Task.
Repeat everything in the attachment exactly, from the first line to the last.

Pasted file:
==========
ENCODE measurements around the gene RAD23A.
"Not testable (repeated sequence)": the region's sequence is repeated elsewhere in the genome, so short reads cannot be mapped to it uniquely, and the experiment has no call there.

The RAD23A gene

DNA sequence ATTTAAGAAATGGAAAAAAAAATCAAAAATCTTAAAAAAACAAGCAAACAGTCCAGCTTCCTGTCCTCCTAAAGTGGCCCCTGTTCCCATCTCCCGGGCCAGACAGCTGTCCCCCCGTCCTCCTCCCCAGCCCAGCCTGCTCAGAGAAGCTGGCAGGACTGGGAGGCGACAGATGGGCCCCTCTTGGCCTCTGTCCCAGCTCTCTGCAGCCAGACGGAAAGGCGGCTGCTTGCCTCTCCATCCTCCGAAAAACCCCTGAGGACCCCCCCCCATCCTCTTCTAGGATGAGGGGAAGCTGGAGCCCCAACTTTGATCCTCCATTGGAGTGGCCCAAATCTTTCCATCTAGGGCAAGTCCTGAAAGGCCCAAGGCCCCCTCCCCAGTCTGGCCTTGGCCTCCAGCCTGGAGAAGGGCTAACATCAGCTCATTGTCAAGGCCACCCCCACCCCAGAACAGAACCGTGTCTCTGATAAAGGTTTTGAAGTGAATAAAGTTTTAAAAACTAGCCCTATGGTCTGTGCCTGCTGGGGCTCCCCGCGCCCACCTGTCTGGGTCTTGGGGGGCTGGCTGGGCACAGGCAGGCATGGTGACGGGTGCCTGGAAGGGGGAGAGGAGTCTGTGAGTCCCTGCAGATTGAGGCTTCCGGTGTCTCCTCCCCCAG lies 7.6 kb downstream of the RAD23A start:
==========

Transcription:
ENCODE measurements around the gene RAD23A.
"Not testable (repeated sequence)": the region's sequence is repeated elsewhere in the genome, so short reads cannot be mapped to it uniquely, and the experiment has no call there.

The RAD23A gene

DNA sequence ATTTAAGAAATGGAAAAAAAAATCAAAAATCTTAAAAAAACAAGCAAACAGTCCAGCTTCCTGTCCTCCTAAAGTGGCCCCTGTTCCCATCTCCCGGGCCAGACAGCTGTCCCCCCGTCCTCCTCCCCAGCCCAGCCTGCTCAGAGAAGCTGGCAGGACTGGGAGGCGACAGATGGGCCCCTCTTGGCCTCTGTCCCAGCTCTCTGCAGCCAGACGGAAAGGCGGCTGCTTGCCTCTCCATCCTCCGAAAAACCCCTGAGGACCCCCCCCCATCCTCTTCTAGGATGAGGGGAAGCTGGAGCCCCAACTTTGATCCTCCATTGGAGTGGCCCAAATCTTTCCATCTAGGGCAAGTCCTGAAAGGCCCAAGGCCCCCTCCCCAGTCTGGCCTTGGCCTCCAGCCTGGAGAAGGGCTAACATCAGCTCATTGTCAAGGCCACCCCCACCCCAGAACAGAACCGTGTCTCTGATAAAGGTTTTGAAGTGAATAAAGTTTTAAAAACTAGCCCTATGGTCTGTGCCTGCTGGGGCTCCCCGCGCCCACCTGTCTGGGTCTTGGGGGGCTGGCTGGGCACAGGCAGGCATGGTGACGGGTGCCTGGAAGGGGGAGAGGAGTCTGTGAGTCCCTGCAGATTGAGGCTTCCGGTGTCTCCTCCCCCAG lies 7.6 kb downstream of the RAD23A start: